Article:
Individual differences in risk taking and endogeneous levels of testosterone, estradiol, and cortisol: A systematic literature search and three independent meta-analyses

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Abstract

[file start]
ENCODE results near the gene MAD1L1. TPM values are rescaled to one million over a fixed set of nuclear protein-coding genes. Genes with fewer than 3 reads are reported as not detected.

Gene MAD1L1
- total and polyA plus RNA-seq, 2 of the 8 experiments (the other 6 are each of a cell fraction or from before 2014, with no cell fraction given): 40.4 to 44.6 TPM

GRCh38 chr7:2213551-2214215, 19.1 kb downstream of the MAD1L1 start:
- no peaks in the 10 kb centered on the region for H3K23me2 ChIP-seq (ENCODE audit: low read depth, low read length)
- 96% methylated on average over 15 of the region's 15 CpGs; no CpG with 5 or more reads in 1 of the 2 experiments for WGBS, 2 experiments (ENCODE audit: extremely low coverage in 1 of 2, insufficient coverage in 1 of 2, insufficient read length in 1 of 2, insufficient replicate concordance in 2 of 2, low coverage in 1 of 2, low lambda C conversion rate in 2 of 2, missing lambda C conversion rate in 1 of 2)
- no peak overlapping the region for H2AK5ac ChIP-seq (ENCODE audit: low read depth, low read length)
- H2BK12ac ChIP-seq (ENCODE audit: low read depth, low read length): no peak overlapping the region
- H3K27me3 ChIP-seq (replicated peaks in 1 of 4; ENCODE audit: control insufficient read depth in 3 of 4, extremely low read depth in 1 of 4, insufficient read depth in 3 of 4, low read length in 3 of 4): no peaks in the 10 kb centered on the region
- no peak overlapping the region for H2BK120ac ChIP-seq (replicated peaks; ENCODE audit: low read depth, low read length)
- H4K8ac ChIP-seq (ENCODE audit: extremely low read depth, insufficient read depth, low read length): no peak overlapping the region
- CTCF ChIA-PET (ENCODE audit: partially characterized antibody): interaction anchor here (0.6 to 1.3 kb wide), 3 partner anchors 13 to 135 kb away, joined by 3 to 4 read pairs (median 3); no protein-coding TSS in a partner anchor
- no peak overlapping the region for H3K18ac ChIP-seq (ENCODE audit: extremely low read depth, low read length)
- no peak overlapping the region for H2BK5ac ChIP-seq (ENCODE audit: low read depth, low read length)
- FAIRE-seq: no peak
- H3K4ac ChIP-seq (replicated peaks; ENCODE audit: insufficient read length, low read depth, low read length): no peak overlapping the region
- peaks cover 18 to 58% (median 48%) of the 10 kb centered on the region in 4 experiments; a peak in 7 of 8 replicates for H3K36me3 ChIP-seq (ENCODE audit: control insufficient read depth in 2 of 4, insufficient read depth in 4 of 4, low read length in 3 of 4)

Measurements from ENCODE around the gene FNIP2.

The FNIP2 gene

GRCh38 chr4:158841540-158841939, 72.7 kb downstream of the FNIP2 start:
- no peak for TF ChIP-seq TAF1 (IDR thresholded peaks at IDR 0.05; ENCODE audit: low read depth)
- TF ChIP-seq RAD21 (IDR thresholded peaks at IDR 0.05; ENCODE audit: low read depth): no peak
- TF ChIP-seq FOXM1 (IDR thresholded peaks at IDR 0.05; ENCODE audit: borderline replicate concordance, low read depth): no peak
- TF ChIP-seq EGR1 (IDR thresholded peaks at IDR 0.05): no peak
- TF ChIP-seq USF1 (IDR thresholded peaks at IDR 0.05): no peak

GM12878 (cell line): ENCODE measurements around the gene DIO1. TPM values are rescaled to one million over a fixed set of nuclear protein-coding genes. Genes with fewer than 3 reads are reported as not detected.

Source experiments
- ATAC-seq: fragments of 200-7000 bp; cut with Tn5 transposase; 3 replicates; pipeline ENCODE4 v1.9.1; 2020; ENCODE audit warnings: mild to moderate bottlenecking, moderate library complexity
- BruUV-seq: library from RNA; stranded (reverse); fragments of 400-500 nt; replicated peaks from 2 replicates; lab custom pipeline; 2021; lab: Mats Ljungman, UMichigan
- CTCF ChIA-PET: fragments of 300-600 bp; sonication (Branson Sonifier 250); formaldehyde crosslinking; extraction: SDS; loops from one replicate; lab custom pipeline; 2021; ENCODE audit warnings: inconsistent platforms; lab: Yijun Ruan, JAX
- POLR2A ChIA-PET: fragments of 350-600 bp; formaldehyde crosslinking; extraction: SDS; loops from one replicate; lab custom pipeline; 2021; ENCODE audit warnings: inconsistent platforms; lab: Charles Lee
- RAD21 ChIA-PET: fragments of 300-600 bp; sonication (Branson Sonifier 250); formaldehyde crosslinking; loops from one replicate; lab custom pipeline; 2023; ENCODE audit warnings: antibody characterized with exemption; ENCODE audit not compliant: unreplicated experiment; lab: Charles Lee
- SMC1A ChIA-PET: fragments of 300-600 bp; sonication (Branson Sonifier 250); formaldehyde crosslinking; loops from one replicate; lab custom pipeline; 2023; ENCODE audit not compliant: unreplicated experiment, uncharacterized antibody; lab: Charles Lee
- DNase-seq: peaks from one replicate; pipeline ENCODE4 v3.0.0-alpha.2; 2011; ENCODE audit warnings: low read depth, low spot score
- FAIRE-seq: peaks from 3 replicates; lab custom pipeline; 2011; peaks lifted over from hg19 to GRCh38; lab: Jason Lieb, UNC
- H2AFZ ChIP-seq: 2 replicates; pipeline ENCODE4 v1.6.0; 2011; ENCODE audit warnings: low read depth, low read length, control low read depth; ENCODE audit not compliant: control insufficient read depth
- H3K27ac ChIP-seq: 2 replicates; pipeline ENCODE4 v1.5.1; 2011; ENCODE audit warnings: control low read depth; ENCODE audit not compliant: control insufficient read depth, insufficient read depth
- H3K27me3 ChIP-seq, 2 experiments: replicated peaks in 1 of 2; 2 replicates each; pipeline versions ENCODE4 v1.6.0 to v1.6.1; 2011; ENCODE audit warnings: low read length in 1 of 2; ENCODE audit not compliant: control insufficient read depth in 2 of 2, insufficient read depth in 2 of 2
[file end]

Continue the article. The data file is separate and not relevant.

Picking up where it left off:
Hormonal levels have been hypothesized to serve as proximal biological mechanisms underlying individual differences in risk taking. We conducted a systematic literature search and independent meta-analyses to assess the link between endogenous testosterone, estradiol, and cortisol levels and risk-taking related constructs (i.e., risk-taking propensity, impulsivity, sensation seeking, novelty seeking). We found small correlations between risk-taking constructs and testosterone (r = 0.12, 95% CI = 0.08, 0.16, 108 effect sizes, k = 49, N = 9112) as well as estradiol (r = 0.10, 95% CI = 0.02, 0.18, 48 effect sizes, k = 17, N = 2900), but not cortisol (r = −0.01, 95% CI = −0.11, 0.09, 60 effect sizes, k = 27, N = 3880). Overall, these results suggest a biological foundation for individual differences in risk taking. We point out some limitations of past studies and make recommendations for future work investigating the hormonal basis of individual differences in risk taking.

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